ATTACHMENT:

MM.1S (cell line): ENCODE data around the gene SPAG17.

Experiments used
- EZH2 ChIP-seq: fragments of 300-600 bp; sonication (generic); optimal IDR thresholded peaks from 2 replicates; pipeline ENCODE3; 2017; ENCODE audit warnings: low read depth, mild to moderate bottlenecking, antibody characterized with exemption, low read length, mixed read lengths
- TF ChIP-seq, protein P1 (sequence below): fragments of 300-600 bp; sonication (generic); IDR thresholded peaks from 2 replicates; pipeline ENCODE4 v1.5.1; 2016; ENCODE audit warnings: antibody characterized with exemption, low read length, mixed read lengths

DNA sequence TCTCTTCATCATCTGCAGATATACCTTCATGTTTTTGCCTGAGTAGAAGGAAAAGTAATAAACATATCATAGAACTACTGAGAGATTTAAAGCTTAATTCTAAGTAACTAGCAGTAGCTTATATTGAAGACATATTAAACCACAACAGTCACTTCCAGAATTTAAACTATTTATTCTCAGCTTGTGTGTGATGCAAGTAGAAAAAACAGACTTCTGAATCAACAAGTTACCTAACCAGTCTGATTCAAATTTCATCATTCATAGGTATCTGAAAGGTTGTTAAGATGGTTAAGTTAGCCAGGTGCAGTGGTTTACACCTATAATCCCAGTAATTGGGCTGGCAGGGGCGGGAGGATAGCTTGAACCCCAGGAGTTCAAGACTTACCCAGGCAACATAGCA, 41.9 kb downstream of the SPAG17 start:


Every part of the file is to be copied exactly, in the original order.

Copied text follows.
MM.1S (cell line): ENCODE data around the gene SPAG17.

Experiments used
- EZH2 ChIP-seq: fragments of 300-600 bp; sonication (generic); optimal IDR thresholded peaks from 2 replicates; pipeline ENCODE3; 2017; ENCODE audit warnings: low read depth, mild to moderate bottlenecking, antibody characterized with exemption, low read length, mixed read lengths
- TF ChIP-seq, protein P1 (sequence below): fragments of 300-600 bp; sonication (generic); IDR thresholded peaks from 2 replicates; pipeline ENCODE4 v1.5.1; 2016; ENCODE audit warnings: antibody characterized with exemption, low read length, mixed read lengths

DNA sequence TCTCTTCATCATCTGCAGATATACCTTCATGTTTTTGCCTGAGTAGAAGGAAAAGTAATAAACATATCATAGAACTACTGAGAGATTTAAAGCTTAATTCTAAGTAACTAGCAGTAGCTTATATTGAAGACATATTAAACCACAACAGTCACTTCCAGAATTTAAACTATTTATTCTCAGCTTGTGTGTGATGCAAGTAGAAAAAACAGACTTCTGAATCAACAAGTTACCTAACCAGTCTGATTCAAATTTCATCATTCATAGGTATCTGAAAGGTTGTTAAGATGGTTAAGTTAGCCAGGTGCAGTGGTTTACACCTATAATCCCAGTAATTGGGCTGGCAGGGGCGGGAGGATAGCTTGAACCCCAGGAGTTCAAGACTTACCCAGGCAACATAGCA, 41.9 kb downstream of the SPAG17 start: